CE

Hong Kong

Review: “All U Need is Love” is an Insipid and Vaguely Authoritarian Hong Kong COVID Comedy

Insipid and tone-deaf to political realities, ensemble COVID lockdown comedy "All U Need is Love" highlight's Hong Kong cinema's decline in Beijing's shadow.

By , 11 Aug 21 00:18 GMT
Courtesy of Shaw Theaters.

2021 Hong Kong comedy All U Need is Love is likely one of the earliest films in the world to make the COVID-19 the central focus of its story. The movie features a star-studded cast of Hong Kong actors and actresses, many of which reprise their best-known roles for the film. This is due to the fact that the movie was originally intended as a collaboration between ten major Hong Kong film companies to benefit a hard-hit domestic film industry. However, All U Need is Love is an insipid affair, which says more about the film industry in Hong Kong today than anything else.

All U Need is Love features a large ensemble cast trapped in a luxury hotel after a snap lockdown quarantines them in the hotel for fourteen days. Among those trapped in a hotel are two rival gangsters, two wealthy elderly men seeking to flee their wives, a couple originally due to be married at the hotel, and many others whose relationships become strained by the lockdown. In the meantime, despite vowing to take care of the guests under these extraordinary circumstances, the hotel owner tries to escape from the hotel, and the hotel manager finds himself growing closer with one of the guests.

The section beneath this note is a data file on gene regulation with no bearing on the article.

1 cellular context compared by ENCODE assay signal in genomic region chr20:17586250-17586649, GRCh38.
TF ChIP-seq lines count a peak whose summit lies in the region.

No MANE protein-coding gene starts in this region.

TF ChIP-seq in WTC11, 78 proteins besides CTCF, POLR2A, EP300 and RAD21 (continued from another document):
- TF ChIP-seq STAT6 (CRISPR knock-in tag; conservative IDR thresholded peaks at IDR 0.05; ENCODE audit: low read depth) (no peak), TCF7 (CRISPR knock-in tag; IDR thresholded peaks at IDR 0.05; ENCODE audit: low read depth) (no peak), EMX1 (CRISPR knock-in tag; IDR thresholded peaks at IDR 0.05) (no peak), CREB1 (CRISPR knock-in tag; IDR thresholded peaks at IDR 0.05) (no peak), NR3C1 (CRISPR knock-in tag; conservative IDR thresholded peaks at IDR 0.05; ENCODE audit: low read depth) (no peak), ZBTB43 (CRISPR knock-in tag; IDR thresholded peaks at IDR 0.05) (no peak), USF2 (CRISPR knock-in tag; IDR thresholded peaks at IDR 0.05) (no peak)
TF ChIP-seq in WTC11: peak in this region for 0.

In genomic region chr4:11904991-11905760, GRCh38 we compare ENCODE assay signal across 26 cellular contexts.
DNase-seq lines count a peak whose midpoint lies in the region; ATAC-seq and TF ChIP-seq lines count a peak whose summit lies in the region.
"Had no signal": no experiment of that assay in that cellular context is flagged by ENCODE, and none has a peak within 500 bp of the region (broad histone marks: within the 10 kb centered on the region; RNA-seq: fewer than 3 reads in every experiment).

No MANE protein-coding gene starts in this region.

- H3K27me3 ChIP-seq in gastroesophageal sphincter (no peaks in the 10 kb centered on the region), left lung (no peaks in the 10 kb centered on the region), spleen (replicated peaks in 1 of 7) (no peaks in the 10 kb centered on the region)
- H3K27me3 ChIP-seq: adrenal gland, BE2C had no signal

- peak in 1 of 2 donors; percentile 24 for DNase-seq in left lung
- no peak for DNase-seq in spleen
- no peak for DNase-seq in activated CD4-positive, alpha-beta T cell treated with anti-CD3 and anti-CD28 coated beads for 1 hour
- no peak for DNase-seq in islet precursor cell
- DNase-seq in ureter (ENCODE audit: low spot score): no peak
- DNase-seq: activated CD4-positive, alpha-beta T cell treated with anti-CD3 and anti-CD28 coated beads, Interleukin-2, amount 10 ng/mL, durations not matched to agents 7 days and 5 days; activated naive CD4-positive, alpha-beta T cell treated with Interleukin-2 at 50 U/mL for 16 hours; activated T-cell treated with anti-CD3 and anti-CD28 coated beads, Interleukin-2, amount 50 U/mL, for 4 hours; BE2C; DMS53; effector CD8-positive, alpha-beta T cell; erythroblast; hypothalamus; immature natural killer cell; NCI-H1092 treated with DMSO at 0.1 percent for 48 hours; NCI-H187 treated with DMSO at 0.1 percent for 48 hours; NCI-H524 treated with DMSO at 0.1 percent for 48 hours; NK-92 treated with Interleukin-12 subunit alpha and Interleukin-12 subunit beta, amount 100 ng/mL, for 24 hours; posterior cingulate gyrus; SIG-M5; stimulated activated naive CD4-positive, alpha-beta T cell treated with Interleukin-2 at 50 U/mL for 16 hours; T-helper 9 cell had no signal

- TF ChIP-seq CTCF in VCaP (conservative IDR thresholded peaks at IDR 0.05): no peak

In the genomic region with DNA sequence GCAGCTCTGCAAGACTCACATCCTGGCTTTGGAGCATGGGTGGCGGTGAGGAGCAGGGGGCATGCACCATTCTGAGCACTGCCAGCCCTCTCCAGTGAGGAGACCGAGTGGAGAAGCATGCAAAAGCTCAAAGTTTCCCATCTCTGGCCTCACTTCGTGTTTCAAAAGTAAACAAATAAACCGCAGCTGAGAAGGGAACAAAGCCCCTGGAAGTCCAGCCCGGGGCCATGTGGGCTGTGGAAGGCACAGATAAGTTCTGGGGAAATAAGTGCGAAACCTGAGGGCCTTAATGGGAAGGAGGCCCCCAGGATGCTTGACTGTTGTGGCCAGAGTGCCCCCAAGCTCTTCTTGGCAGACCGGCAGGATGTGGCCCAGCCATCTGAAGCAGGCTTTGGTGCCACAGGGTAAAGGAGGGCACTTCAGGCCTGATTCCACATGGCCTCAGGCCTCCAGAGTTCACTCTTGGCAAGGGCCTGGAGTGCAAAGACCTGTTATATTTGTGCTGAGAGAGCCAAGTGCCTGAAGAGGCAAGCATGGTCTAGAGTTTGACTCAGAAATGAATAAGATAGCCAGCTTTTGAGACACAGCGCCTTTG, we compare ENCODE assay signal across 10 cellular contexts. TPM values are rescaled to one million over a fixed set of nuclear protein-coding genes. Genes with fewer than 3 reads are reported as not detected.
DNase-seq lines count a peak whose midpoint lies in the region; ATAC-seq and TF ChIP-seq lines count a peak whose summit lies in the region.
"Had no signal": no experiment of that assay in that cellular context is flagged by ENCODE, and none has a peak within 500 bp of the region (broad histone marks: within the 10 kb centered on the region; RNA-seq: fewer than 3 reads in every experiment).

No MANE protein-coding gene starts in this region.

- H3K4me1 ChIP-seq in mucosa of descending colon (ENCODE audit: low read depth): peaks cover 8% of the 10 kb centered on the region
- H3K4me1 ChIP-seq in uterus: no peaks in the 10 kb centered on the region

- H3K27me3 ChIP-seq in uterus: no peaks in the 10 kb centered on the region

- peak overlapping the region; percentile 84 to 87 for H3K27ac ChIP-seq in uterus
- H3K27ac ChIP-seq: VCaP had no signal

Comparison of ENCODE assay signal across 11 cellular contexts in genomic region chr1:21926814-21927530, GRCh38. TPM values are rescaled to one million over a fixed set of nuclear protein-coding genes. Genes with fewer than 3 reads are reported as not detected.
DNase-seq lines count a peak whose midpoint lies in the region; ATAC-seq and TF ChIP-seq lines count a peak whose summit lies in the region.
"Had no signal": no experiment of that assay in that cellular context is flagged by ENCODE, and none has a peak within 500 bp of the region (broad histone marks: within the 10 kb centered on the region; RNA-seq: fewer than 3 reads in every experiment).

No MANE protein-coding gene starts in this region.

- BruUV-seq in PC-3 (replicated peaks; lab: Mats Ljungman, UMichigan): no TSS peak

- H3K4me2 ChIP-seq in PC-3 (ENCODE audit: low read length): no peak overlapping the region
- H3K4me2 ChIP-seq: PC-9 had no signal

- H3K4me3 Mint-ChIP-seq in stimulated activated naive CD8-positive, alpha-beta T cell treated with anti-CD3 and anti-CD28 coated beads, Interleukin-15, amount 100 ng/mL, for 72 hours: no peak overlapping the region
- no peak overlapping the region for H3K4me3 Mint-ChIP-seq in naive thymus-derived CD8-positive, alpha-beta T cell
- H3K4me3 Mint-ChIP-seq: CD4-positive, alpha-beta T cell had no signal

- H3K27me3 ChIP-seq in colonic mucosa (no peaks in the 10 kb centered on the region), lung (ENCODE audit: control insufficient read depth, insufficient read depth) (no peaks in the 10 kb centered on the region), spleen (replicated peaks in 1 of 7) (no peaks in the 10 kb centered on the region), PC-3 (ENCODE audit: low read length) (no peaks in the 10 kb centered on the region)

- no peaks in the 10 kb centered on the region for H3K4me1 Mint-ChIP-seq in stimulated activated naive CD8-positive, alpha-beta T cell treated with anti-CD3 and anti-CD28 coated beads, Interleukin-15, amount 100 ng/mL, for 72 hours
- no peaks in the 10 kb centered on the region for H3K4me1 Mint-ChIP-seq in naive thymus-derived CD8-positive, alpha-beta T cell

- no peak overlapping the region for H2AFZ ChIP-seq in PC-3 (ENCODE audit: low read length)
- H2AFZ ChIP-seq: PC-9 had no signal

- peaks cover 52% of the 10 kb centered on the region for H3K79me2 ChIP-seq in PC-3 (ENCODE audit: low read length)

Some of these characters are directly drawn from other movies, such as the two elderly men originally being characters from Men Suddenly in Black. Other cameos are drawn from Kung Fu Hustle and Port of Call.

Courtesy of Shaw Theaters.

In this sense, All U Need is Love is a highly metafictional movie, involving a significant degree of homage, pastiche, and parody. The film’s general comedic style is drawn from the genre of mo lei tau screwball comedy that Hong Kong is known for, as in the films of Stephen Chow and others. The opening, featuring a guest trying to flee medical workers trying to quarantine him, is homage a parody of Hong Kong martial arts movies from the heyday of the Hong Kong film industry—down to a sequence mimicking Jackie Chan’s famous stunt from Police Story in which he slides down a pole lined with exploding lightbulbs. Other scenes parody shootouts from Hong Kong gangster or police films, for example with the two rival gangsters walking down a hallway while deflecting the thermometer guns of medical workers.

But All U Need is Love is ultimately a clean-cut, sterile affair, in which the past glories of Hong Kong cinema are regurgitated in a highly sanitized form for the present. Indeed, worsening political freedoms in Hong Kong will likely affect the ability of the city’s film industry to take creative risks and filter out any plot elements critical of authority.